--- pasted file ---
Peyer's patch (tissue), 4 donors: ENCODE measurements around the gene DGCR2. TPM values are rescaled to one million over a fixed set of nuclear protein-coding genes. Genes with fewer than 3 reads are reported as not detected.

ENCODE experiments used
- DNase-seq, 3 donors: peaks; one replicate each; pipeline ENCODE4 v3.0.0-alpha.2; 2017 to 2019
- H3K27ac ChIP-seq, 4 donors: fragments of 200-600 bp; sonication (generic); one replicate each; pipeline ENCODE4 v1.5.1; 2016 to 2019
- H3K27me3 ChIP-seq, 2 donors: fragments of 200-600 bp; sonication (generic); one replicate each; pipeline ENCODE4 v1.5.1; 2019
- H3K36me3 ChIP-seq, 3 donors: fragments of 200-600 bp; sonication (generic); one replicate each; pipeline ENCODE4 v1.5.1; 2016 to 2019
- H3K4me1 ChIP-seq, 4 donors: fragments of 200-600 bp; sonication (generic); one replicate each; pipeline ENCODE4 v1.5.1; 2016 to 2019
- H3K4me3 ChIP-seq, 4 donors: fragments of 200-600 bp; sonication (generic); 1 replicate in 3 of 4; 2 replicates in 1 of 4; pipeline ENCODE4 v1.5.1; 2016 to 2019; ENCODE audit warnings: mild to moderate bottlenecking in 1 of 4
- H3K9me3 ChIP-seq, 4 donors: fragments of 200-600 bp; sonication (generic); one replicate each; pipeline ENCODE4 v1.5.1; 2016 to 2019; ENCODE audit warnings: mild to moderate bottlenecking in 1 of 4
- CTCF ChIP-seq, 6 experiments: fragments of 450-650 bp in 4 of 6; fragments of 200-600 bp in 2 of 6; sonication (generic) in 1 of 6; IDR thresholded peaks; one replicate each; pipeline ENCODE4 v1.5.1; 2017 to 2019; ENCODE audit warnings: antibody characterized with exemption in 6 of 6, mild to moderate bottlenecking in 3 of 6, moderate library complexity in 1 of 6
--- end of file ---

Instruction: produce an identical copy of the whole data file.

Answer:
Peyer's patch (tissue), 4 donors: ENCODE measurements around the gene DGCR2. TPM values are rescaled to one million over a fixed set of nuclear protein-coding genes. Genes with fewer than 3 reads are reported as not detected.

ENCODE experiments used
- DNase-seq, 3 donors: peaks; one replicate each; pipeline ENCODE4 v3.0.0-alpha.2; 2017 to 2019
- H3K27ac ChIP-seq, 4 donors: fragments of 200-600 bp; sonication (generic); one replicate each; pipeline ENCODE4 v1.5.1; 2016 to 2019
- H3K27me3 ChIP-seq, 2 donors: fragments of 200-600 bp; sonication (generic); one replicate each; pipeline ENCODE4 v1.5.1; 2019
- H3K36me3 ChIP-seq, 3 donors: fragments of 200-600 bp; sonication (generic); one replicate each; pipeline ENCODE4 v1.5.1; 2016 to 2019
- H3K4me1 ChIP-seq, 4 donors: fragments of 200-600 bp; sonication (generic); one replicate each; pipeline ENCODE4 v1.5.1; 2016 to 2019
- H3K4me3 ChIP-seq, 4 donors: fragments of 200-600 bp; sonication (generic); 1 replicate in 3 of 4; 2 replicates in 1 of 4; pipeline ENCODE4 v1.5.1; 2016 to 2019; ENCODE audit warnings: mild to moderate bottlenecking in 1 of 4
- H3K9me3 ChIP-seq, 4 donors: fragments of 200-600 bp; sonication (generic); one replicate each; pipeline ENCODE4 v1.5.1; 2016 to 2019; ENCODE audit warnings: mild to moderate bottlenecking in 1 of 4
- CTCF ChIP-seq, 6 experiments: fragments of 450-650 bp in 4 of 6; fragments of 200-600 bp in 2 of 6; sonication (generic) in 1 of 6; IDR thresholded peaks; one replicate each; pipeline ENCODE4 v1.5.1; 2017 to 2019; ENCODE audit warnings: antibody characterized with exemption in 6 of 6, mild to moderate bottlenecking in 3 of 6, moderate library complexity in 1 of 6